Do you drink Merlot?
Probably not if you’ve seen the movie Sideways. Let’s assume that most wine drinkers have both seen the blockbuster movie Sideways starring Paul Giamiatti and Virginia Madsen and that they have had a glass of Merlot at least one time in their life. Those who saw Sideways might recall that the movie was not at all kind to this specific varietal.
At one point during the movie, Paul Giamatti’s character Miles exclaims, “I am not drinking f****** Merlot!” Why don’t you tell us how you really feel, Miles! The statement was all the more impactful because Miles’ character is a certifiable wine snob. The following three months after the movie was released sales of Merlot dropped 2% and a stigma surrounded those who ordered Merlot as being casual, uneducated wine drinkers.
Unfortunately for Merlot, it’s most redeeming qualities of being silky, luscious and approachable when young without the “bite” of Cabernet’s tannin are what eventually led to its overproduction. As more and more casual wine drinkers sought out Merlot because of its drink-ability and new-found popularity in the late 1980s and 1990s the market met this new demand for the fashionable beverage of choice with lots of cheap, lousy Merlot. Growers felt pressured to grow it, and winemakers felt pressured to have a Merlot in their portfolio.
The irony here is that not only can Merlot be quite good, but that the bottle of wine Miles covets in the movie is a Chateau Cheval Blanc, a pricey blend of Merlot and Cabernet Franc. In fact, some of the most acclaimed and sought after wines in the world contain Merlot. Over on the Right Bank of Bordeaux in St. Emilion and Pomerol, Merlot is not just a blending component but actually the foundation for these esteemed wines. Petrus, one of the most expensive wines in the world, is almost entirely Merlot.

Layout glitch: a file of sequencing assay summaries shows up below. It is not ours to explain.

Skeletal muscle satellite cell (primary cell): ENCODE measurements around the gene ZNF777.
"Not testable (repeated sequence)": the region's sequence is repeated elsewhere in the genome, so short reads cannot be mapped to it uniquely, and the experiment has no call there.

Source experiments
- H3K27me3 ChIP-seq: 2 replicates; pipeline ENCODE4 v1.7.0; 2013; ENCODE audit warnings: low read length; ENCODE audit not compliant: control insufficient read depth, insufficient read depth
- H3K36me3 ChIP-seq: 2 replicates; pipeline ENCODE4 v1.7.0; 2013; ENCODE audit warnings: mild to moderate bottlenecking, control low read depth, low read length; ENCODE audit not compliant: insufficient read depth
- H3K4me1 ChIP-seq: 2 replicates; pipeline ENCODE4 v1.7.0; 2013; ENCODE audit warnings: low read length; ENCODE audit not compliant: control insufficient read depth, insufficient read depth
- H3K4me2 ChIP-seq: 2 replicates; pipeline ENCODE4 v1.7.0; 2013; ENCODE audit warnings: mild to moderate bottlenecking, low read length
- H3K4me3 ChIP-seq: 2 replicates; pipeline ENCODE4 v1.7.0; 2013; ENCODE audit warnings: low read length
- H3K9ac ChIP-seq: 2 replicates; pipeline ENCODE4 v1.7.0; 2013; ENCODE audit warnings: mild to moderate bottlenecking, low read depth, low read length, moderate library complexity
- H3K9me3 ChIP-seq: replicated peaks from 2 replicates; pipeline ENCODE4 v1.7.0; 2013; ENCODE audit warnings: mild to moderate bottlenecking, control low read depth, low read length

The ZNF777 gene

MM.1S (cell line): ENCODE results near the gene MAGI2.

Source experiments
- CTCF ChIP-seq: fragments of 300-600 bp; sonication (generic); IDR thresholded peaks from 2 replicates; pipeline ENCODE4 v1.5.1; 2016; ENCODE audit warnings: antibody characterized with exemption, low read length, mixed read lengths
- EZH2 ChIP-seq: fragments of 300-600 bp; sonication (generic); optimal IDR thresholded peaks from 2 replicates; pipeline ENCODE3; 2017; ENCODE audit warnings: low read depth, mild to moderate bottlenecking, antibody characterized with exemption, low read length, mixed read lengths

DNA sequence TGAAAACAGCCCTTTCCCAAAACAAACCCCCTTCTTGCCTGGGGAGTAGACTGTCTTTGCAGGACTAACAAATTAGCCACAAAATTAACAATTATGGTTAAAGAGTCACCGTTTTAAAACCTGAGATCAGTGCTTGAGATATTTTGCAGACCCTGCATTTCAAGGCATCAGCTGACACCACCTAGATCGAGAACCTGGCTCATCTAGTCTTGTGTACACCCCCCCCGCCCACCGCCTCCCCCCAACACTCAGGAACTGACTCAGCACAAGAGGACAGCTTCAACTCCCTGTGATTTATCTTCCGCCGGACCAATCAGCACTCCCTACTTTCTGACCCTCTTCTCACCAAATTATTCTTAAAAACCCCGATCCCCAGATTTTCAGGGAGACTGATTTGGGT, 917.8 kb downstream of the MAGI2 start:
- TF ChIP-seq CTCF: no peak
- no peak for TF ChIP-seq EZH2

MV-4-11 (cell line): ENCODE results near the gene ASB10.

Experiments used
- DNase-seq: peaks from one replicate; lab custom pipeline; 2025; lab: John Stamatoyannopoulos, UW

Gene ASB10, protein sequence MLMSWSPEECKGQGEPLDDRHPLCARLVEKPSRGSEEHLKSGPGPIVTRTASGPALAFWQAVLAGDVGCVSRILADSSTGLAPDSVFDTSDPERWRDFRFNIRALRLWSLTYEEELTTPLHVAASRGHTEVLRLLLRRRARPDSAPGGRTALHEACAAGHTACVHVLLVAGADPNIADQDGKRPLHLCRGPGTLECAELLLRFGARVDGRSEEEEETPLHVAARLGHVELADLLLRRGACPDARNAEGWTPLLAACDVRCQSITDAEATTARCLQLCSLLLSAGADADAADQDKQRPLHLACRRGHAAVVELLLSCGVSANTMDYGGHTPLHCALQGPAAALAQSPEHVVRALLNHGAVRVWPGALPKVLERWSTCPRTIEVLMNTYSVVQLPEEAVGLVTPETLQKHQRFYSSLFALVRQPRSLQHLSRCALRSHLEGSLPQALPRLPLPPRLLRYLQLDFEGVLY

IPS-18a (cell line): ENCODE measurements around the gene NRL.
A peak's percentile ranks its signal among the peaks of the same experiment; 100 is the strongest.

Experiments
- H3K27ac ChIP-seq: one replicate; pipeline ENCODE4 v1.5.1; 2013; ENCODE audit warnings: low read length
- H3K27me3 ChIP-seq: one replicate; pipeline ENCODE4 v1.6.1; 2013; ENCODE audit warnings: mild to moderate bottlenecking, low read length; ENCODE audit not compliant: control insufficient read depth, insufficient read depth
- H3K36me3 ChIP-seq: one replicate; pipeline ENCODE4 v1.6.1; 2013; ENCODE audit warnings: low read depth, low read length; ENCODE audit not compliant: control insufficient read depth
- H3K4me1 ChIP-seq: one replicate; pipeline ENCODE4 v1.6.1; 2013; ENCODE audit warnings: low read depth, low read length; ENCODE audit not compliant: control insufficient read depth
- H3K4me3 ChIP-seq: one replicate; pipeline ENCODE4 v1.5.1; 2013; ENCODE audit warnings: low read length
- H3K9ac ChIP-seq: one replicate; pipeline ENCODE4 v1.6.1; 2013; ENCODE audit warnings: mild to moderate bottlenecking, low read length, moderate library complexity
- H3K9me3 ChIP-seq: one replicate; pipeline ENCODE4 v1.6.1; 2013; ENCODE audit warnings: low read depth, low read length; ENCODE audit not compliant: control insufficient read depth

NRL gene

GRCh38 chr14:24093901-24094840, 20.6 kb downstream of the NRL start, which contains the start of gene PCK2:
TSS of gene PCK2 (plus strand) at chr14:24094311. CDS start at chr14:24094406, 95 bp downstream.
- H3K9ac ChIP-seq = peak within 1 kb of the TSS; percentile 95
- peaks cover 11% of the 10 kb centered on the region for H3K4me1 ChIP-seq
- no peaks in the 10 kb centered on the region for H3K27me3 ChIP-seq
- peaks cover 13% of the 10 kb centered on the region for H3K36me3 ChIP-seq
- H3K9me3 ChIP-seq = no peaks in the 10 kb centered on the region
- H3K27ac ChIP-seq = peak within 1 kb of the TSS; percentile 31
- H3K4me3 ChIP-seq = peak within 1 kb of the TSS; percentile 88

Swanson Oakville Merlot 2008
Since I am not prepared to part with $1,000 plus for one of the aforementioned Right Bank Merlot based superstars, I thought I would open something in a more reasonable price range that the winemaker himself describes as “reminiscent more of the Right Bank of Bordeaux than Napa Valley.” Let’s pop the cork on the Swanson Vineyards Napa Valley 2008 Oakville Merlot!
Color: Elegant dark ruby, the wine almost appears to have a somewhat deceivingly light body.
Nose: Strawberry and chocolate aromas dominate.
Taste: A thick, rich and concentrated Merlot. A ripe, well textured core of black cherry cola leads to strawberry and chocolate followed by a spicy, lingering finish.
Region: Oakville, Napa Valley, California
Winemaker: Chris Phelps, formerly of Dominus and Caymus
Varietal Composition: Merlot
Value Rating: 4/5
Price: $27.99 (~$38 Retail)
Value Proposition – Swanson Merlot
I couldn’t agree more with the winemaker. The style of this wine is very much like a Right Bank Bordeaux without the hefty price tag. The Swanson Oakville Merlot retails for $38 but I paid $27.99 at Total Wine. While not inexpensive I believe this is a great price for a wine of this caliber. The Oakville region of Napa has long produced distinctive, expressive red wines of great character and this one is no different. This is a great opportunity to sample a wine by a great winemaker whose other offerings have been considerably more expensive in the past (Dominus and Caymus).
This Merlot is very well distributed so you should be able to get your hands on some in most wine shops. If you’re looking for a wine that’s elegant and smooth enough to be a crowd pleaser but with the complexity and unique style to impress your wine loving friends, I strongly recommend this wine. Miles might have even enjoyed this one given the opportunity. It’s also a great conversation wine as they will probably never guess its Merlot!
You might also enjoy:
Anderson’s Conn Valley Right Bank 2011 Napa Valley – A most unique and compelling value emulating the great Chateau Cheval Blanc in the heart of the Napa Valley.